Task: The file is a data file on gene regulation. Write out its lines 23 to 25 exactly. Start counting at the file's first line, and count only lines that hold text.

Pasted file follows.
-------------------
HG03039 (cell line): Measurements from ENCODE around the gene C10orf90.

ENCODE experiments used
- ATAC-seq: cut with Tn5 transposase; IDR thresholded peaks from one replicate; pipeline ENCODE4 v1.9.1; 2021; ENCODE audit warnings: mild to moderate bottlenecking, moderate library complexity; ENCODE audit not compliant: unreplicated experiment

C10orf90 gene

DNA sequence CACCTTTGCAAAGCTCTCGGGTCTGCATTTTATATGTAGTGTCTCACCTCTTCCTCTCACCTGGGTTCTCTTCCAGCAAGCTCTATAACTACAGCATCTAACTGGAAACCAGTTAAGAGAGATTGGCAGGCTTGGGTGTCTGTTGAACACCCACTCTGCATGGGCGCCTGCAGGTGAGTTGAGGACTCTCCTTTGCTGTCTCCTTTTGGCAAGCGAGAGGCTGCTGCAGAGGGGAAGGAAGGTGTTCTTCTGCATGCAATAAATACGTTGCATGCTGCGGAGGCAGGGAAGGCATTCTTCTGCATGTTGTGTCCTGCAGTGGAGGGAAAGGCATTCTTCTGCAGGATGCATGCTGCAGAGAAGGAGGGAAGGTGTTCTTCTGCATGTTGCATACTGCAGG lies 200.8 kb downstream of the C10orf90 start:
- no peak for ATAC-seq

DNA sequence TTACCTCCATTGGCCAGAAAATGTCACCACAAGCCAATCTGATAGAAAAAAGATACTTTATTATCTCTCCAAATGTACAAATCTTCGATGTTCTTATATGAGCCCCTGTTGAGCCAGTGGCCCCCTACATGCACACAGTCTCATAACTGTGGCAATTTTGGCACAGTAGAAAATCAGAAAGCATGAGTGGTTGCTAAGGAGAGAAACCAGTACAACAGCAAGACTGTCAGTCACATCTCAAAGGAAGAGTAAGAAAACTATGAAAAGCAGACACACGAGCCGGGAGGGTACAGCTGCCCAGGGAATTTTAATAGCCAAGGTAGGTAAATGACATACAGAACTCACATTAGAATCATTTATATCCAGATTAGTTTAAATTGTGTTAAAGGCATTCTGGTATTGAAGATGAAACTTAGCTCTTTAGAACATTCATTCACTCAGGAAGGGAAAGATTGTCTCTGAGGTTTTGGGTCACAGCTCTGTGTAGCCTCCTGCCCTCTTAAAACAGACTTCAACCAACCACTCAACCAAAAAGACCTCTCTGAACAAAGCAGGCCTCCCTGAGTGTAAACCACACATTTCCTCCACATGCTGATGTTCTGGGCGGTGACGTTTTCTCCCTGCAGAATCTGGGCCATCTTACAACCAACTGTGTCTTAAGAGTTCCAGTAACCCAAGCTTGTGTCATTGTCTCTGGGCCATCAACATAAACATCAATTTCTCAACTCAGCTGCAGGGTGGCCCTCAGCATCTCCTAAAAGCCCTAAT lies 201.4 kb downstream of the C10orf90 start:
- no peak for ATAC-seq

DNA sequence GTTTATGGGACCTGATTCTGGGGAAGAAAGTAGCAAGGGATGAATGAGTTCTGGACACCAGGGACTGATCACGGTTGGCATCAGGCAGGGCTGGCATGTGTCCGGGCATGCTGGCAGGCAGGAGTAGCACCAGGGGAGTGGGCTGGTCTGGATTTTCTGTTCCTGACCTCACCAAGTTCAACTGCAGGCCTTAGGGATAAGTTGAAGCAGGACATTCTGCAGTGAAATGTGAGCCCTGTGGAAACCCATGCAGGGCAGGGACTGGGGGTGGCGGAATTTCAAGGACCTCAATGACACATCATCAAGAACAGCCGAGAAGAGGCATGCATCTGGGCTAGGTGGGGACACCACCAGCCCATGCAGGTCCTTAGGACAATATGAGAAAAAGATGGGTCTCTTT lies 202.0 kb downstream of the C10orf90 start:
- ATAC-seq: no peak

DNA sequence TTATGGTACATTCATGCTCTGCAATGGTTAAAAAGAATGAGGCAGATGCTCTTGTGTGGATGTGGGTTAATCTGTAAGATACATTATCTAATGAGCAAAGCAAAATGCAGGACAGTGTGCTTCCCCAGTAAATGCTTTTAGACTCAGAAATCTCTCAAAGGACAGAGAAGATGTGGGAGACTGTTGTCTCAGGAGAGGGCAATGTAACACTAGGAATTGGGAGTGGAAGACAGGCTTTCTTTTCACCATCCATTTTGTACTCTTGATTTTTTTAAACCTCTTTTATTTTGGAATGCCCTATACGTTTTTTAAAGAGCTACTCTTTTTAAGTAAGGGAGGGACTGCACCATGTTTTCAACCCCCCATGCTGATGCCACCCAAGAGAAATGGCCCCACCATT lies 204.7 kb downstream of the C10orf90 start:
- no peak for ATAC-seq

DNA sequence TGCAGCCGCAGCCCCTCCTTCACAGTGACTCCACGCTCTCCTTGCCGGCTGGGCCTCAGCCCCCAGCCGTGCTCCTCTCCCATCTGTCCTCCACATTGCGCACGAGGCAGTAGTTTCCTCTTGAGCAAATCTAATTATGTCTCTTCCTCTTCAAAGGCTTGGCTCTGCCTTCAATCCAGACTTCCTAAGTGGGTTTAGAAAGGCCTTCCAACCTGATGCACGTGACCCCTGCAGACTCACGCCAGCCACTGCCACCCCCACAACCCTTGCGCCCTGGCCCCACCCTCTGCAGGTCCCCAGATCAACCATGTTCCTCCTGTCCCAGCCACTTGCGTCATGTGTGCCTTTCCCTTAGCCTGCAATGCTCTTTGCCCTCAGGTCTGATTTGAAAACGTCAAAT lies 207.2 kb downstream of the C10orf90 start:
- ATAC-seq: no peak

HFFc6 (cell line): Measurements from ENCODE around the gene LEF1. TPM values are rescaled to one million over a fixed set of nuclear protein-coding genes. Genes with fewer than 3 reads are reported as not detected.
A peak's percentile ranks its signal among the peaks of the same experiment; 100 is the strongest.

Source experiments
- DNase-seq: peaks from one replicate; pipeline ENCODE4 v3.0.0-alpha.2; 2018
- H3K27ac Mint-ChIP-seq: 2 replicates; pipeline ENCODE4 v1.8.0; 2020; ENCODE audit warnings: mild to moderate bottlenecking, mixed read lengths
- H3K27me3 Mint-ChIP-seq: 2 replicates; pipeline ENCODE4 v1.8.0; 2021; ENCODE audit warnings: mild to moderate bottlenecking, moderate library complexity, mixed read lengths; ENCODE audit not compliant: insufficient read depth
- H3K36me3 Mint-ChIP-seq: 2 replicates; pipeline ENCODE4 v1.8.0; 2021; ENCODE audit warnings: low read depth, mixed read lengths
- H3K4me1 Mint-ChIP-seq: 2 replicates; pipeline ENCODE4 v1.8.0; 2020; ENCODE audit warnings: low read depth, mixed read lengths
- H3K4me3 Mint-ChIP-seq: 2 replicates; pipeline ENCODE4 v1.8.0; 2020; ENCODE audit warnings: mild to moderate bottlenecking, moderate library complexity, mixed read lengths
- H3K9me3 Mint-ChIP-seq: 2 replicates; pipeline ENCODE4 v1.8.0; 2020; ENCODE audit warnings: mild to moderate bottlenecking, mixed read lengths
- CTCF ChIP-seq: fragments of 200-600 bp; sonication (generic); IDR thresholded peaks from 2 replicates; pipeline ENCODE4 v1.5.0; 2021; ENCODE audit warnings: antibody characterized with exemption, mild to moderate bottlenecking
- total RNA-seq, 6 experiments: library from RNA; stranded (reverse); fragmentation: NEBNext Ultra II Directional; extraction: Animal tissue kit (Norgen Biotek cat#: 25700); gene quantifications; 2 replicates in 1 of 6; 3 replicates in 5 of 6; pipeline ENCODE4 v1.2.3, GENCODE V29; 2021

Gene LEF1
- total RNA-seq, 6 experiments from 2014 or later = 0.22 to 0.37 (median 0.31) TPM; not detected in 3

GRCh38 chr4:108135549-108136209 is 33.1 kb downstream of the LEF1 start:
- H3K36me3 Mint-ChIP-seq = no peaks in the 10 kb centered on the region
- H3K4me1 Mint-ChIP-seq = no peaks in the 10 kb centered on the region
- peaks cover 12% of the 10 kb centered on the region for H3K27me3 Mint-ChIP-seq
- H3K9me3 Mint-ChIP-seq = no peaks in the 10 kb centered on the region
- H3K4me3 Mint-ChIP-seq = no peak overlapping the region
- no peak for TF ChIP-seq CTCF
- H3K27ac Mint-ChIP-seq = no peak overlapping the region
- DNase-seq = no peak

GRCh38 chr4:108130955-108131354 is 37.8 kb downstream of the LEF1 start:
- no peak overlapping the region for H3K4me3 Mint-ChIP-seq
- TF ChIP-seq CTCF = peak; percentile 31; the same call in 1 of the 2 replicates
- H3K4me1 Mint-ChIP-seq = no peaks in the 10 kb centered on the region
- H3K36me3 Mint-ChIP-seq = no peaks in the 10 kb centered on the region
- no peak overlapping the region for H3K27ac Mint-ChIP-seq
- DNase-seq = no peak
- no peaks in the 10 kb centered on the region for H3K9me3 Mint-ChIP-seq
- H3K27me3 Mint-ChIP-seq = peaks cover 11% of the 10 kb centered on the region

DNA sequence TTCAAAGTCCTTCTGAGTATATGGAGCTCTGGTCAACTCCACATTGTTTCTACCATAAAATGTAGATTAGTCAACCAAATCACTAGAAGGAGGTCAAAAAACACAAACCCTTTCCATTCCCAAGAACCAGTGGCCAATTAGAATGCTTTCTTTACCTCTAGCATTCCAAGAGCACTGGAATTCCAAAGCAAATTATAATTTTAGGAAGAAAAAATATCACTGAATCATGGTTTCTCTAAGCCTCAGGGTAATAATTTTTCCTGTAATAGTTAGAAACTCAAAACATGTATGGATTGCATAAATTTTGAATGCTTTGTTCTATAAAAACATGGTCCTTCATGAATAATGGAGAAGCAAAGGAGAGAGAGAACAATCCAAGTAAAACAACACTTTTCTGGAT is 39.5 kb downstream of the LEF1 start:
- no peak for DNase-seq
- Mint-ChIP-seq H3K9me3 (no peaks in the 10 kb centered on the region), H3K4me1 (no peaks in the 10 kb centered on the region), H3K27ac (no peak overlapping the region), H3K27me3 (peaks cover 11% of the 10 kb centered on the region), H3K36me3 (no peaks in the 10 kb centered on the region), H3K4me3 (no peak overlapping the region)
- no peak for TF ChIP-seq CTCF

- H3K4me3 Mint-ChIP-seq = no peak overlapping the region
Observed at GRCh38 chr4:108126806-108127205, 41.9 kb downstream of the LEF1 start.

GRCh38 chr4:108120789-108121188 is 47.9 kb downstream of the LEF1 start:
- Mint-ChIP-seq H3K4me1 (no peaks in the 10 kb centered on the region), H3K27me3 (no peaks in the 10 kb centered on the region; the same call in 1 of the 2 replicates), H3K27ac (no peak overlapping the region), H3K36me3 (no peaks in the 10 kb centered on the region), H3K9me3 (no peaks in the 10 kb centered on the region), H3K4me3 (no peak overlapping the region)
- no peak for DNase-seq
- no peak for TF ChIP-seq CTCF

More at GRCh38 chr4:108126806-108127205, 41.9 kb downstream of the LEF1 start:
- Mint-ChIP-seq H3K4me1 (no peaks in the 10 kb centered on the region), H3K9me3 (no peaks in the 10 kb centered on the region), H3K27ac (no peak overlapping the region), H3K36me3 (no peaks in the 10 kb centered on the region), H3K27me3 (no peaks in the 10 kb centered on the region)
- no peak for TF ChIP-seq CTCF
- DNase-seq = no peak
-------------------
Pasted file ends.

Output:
- H3K4me3 Mint-ChIP-seq: 2 replicates; pipeline ENCODE4 v1.8.0; 2020; ENCODE audit warnings: mild to moderate bottlenecking, moderate library complexity, mixed read lengths
- H3K9me3 Mint-ChIP-seq: 2 replicates; pipeline ENCODE4 v1.8.0; 2020; ENCODE audit warnings: mild to moderate bottlenecking, mixed read lengths
- CTCF ChIP-seq: fragments of 200-600 bp; sonication (generic); IDR thresholded peaks from 2 replicates; pipeline ENCODE4 v1.5.0; 2021; ENCODE audit warnings: antibody characterized with exemption, mild to moderate bottlenecking